Meanwhile, I fell asleep and dreamed that she was working with developer Doug Manchester and trying to change the previously approved sand castle plans into something that would wall off the beach from everyone else.
Luckily, I woke up and it was all just a dream.
What happened later was more of a nightmare.
After a few hours, my wife and I decided to pack up so I took the sand toys to the water to wash them off. I dropped a few items so she followed me and helped me rinse the dirt off a bucket and a sifter.
Then we looked around.
“She was right there a second ago.”
“I don’t see her.”
Our neighbors on the beach noticed our worried faces.
“Are you missing your little girl?”
“I don’t know. Have you seen her?”
“Go tell the lifeguards.”
My wife ran toward a nearby tower, while I scanned the sand and the ocean. My stomach fell towards my feet when I looked at the waves and wondered if my daughter actually went into the surf.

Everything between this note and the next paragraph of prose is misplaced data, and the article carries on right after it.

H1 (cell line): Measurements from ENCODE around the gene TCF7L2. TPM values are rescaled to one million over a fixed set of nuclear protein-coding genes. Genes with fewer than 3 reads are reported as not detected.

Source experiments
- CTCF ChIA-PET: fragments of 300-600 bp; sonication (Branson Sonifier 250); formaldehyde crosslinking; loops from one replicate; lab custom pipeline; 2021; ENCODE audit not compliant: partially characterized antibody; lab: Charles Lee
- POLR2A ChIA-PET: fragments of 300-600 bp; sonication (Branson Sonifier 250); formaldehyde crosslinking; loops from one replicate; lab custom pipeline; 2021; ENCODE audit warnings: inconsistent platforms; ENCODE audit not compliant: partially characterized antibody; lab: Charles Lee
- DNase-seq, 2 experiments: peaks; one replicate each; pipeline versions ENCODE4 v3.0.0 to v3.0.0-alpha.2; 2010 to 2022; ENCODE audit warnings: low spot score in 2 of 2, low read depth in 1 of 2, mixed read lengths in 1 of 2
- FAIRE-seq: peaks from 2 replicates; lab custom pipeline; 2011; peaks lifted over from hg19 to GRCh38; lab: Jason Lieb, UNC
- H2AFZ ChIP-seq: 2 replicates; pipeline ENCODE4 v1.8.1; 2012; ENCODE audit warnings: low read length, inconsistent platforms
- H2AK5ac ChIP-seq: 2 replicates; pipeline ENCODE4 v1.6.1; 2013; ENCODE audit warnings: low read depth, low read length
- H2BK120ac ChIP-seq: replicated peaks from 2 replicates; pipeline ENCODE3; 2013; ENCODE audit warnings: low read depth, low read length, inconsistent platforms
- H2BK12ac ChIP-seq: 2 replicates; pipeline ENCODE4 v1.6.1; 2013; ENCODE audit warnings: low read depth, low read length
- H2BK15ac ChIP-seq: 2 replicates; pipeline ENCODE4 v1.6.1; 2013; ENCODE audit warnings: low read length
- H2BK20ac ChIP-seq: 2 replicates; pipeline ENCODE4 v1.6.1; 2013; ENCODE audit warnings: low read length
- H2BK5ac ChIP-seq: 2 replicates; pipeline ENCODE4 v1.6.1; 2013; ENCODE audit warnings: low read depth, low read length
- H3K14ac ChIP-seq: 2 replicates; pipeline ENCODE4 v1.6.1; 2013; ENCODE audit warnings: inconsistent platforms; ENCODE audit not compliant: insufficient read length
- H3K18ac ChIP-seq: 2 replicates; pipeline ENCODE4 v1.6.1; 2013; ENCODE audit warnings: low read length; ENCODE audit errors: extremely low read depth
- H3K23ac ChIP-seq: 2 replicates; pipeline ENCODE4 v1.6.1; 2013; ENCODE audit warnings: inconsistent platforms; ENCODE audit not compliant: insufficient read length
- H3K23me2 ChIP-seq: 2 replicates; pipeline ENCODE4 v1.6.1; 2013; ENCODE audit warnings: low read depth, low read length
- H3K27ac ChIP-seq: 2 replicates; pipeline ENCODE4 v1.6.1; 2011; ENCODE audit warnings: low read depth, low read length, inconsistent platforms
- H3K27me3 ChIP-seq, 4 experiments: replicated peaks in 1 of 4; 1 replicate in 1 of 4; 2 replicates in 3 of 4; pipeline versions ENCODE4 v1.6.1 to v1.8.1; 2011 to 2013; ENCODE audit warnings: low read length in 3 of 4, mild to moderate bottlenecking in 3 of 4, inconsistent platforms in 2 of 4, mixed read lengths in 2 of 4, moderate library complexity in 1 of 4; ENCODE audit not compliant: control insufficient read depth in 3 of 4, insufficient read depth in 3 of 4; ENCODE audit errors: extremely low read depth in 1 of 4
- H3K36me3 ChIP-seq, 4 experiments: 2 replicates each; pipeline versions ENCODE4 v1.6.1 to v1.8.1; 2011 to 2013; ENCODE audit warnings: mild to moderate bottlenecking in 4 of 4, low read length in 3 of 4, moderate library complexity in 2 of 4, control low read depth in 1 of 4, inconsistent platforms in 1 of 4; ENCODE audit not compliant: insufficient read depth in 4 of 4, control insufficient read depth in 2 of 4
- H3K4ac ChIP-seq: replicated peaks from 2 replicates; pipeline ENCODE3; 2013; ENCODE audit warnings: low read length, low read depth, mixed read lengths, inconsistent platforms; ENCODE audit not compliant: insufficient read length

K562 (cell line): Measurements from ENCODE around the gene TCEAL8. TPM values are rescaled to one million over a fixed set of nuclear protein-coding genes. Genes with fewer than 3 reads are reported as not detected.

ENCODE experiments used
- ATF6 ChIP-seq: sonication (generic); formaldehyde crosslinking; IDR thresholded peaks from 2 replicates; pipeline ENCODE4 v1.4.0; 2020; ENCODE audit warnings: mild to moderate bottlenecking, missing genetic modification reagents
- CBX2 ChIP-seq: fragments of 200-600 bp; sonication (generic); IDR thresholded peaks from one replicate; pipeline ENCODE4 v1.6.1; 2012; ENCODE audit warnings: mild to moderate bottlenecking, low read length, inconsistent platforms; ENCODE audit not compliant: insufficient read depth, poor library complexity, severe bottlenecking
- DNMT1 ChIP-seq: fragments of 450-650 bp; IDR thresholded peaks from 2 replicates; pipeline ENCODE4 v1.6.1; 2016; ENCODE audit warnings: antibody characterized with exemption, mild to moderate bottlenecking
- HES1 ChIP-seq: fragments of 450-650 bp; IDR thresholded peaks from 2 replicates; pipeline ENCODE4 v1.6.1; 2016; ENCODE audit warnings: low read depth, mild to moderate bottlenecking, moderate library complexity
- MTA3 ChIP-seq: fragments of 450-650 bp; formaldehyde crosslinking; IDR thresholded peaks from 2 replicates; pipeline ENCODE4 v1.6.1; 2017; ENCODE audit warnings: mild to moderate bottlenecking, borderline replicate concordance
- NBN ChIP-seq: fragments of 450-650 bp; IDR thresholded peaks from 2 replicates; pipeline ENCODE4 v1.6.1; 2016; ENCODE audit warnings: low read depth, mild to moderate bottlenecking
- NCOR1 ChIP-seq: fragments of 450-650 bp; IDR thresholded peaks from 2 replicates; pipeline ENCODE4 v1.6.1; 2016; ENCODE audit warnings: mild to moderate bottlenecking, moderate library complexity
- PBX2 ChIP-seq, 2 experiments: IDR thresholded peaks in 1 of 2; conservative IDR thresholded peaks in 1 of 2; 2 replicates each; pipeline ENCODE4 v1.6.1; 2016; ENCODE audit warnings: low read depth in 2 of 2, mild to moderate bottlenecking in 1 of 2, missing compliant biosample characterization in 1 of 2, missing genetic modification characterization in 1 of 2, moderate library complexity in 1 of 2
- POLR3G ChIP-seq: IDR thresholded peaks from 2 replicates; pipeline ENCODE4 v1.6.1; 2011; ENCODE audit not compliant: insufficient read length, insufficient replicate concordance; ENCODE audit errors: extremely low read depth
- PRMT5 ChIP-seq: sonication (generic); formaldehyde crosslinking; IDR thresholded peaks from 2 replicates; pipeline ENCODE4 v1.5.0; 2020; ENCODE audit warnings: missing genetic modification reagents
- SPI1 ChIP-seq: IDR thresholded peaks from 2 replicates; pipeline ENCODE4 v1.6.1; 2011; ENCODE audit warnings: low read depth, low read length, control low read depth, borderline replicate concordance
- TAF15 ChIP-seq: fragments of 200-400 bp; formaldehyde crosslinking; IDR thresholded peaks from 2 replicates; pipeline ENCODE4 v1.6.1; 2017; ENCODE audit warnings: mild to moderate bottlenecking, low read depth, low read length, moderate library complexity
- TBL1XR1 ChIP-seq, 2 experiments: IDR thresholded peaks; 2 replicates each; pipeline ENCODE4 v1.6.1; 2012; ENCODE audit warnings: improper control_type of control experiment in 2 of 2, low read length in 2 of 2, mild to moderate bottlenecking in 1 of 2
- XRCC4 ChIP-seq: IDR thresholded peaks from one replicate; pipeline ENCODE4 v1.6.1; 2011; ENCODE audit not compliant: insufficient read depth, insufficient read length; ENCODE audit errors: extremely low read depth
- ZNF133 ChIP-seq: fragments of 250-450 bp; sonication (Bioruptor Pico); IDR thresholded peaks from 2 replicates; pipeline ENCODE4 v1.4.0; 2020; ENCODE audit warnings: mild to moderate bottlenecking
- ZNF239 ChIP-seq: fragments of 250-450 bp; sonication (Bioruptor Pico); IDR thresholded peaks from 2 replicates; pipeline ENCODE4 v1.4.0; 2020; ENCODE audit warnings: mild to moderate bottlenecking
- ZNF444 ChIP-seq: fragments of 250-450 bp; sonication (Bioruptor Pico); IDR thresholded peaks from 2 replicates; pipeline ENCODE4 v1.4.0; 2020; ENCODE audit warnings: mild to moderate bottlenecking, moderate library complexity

At the same time, my wife ran around our area of the beach, while the woman next to us kept an eye on Owen. We never met her before but she was starting to cry at the thought that our daughter was lost.
Me, I tried to stay mellow and convince myself that everything was all right but, frankly, I was scared ****less. I didn’t want to think the worst but, admittedly, I worried that Alex might be lost forever and I would never see her again.
I started wondering if I would – or could – reverse my recent vasectomy when someone asked my wife, “Do you have a lost child?”
“Yes,” she said.
“Well, I think that’s her over there” and pointed to a small blonde-haired blob about 100 yards away.
My wife ran towards her as some beach cops on quads drove up as well. I stayed back to hold down the fort and watching Owen.
The woman next to us started crying harder once she knew Alex was safe. I appreciated her concern but wasn’t sure if I should thank her for having tears for our child.